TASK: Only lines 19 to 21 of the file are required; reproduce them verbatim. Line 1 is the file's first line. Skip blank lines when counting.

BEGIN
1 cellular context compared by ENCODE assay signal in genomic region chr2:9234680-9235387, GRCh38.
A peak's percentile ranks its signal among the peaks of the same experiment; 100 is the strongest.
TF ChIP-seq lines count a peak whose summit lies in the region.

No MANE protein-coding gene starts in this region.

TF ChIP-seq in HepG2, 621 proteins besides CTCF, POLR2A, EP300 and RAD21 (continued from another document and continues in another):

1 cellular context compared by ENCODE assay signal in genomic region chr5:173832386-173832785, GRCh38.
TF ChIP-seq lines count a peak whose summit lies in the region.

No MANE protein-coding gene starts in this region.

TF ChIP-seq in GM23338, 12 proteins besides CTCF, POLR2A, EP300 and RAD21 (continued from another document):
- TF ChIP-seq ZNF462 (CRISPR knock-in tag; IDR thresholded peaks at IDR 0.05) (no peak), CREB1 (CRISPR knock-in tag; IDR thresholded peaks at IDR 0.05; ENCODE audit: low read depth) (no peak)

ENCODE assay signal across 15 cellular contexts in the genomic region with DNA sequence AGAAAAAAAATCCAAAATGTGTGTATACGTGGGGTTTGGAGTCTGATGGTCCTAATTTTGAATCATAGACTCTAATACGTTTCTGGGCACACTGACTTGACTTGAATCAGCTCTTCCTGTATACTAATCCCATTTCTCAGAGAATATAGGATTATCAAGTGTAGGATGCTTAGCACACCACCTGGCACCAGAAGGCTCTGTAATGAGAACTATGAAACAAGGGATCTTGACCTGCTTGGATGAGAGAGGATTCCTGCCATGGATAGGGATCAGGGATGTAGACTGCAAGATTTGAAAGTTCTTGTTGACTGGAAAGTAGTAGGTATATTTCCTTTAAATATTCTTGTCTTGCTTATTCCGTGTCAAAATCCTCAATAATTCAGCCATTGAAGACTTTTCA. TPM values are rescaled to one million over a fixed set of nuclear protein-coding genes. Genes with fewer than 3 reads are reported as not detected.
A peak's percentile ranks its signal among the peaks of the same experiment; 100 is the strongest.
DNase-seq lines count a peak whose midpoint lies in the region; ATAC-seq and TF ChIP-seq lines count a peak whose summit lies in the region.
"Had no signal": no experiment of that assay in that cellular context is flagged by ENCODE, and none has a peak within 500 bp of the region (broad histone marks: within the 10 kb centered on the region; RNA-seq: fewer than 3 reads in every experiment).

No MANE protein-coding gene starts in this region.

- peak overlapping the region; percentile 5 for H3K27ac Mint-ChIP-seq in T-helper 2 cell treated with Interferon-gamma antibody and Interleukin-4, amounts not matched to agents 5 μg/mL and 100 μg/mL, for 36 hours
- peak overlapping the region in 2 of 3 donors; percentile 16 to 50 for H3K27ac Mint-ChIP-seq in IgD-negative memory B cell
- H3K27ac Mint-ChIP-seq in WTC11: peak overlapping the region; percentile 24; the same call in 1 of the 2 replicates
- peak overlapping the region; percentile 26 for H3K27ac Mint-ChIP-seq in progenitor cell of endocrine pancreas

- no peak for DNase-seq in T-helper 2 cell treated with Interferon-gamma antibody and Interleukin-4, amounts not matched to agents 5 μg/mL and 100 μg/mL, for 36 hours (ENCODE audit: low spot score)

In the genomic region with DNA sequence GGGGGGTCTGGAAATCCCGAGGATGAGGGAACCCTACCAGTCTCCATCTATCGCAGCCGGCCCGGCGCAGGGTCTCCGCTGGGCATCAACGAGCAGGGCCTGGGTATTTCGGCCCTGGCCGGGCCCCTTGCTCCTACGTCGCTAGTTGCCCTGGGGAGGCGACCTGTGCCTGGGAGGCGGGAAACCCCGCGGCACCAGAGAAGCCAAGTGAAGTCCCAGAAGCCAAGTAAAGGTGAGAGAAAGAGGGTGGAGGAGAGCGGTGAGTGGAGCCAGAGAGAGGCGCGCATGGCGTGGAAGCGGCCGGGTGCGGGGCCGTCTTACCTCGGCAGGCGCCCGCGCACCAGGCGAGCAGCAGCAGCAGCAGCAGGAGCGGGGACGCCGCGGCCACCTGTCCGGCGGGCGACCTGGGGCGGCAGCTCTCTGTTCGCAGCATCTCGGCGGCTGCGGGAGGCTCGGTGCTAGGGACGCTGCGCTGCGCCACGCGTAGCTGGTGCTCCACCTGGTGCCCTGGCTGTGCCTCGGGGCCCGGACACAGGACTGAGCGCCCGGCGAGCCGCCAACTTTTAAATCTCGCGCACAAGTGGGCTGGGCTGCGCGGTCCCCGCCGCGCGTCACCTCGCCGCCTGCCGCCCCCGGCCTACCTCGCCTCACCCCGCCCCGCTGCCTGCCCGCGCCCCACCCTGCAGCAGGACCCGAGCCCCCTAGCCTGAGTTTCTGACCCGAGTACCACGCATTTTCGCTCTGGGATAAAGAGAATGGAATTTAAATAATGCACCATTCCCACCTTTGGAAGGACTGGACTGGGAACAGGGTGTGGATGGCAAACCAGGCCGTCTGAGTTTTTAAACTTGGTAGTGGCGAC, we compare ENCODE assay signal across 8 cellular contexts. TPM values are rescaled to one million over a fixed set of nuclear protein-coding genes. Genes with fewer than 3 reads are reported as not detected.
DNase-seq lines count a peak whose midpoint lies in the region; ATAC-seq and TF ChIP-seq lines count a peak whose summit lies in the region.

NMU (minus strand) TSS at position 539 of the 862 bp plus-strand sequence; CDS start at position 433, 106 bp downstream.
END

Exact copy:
- peak overlapping the region; percentile 26 for H3K27ac Mint-ChIP-seq in progenitor cell of endocrine pancreas

- no peak for DNase-seq in T-helper 2 cell treated with Interferon-gamma antibody and Interleukin-4, amounts not matched to agents 5 μg/mL and 100 μg/mL, for 36 hours (ENCODE audit: low spot score)

In the genomic region with DNA sequence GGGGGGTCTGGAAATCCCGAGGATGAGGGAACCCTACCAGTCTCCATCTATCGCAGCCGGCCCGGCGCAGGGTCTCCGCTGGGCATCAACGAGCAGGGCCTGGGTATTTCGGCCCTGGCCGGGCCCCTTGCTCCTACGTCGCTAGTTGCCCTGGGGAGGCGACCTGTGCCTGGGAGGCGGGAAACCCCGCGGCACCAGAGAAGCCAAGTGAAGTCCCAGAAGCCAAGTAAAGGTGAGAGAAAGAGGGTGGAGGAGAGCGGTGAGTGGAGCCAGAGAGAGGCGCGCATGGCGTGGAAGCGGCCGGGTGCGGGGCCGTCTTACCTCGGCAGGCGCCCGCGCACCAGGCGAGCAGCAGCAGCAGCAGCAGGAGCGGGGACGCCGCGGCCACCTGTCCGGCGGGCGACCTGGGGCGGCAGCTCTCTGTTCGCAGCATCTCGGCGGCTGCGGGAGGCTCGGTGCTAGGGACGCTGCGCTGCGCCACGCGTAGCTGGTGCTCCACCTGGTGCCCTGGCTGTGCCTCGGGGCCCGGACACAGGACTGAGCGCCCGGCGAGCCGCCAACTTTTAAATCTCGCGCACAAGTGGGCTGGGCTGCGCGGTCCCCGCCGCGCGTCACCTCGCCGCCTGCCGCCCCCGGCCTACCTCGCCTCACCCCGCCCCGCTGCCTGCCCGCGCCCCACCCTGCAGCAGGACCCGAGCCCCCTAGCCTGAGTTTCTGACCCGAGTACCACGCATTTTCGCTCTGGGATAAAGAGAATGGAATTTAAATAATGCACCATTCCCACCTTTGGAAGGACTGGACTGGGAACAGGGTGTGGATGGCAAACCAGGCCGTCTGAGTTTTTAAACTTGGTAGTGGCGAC, we compare ENCODE assay signal across 8 cellular contexts. TPM values are rescaled to one million over a fixed set of nuclear protein-coding genes. Genes with fewer than 3 reads are reported as not detected.